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By Sachin Lohani

Sachin Lohani-finalOral bioavailability, the fraction of an orally administered drug that reaches systemic circulation, is arguably the most important property in drug design and development. In contrast with the intravenous administration where the drug is directly and fully available in the bloodstream, orally administered drugs must be first absorbed in the gastro intestinal tract and then escape first-pass extraction to reach the systemic circulation and ultimately the site of action.

Drug candidates with low oral bioavailability often fail prior to reaching the market due to difficulty in achieving adequate oral exposure for toxicity evaluation. Therefore, the ability to achieve the requisite systemic exposures is critical to the success of preclinical safety studies, as well as to the viability of new drug candidates in the clinic. When an exposure issue is encountered, it is essential to understand the contribution of physicochemical and pharmacokinetic properties to the problem so that the correct strategy can be adopted to enhance exposure.

Oral absorption is also a rapidly evolving scientific field starting with the development of the pH partition hypothesis in the 1950s, defining bioavailability in the 1970s, the emergence of the biopharmaceutical classification system (BCS) in the 1990s, and biopharmaceutical drug disposition classification system (BDDCS) in the mid 2000s. Now, more than ever, scientists need to stay abreast of the latest information in order to understand the root cause of low bioavailability early in drug discovery.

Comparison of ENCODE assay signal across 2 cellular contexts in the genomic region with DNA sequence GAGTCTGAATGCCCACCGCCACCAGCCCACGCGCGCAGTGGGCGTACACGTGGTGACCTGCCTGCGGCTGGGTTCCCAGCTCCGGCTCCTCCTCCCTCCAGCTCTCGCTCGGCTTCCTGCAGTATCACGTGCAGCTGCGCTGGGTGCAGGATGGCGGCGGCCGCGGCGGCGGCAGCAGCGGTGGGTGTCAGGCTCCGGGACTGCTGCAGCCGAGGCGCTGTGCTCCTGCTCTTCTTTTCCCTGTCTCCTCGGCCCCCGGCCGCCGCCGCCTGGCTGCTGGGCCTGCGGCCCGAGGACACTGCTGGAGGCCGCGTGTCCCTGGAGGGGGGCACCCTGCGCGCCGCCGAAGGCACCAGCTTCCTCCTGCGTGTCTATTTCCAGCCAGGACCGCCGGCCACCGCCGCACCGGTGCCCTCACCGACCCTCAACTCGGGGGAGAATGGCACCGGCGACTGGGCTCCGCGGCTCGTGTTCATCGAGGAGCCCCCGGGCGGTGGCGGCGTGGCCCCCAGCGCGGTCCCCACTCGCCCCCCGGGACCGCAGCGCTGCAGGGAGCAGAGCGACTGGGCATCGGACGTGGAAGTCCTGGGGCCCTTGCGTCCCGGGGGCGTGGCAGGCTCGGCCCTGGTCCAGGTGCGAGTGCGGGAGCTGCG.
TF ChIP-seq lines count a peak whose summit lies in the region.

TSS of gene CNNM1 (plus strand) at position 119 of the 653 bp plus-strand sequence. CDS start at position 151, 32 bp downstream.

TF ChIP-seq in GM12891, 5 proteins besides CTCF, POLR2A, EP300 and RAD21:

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The Good Oral Candidates 101 ecourse provides a step-by-step guide through the fundamentals of achieving optimal oral exposure. After participating in this course, the participants will have a high level understanding of:

  • Oral absorption and the impact of phase and formulation design;
  • GI physiology;
  • Drug metabolism and transporters;
  • In vitro and in vivo screening tools;
  • PBPK-based approaches to model oral absorption.

This comprehensive, 11-lecture course provides insights from the experts on the fundamental causes behind oral exposure issues and the tools that can be used to investigate them all from the comfort of your home or office.

My fellow members of the CORE team are acknowledged below for their hard work in constructing this diverse, innovative, and broadly applicable eCourse: Nicole Buist, Ph.D.; Anand Balakrishnan, Ph.D.; Annette Bak, Ph.D.; James Polli, Ph.D.; Nathaniel Catron, Ph.D.; Dennis Leung, Ph.D.; Akash Jain, Ph.D.; and Nikoletta Fotaki, Ph.D.

Disclaimer: The views expressed in this work do not necessarily represent the views of the FDA or the United States.

Sachin Lohani, Ph.D., works at the Office of Policy in Pharmaceutical Quality in CDER, FDA, focusing on the issues associated with the physicochemical properties impacting drug product quality.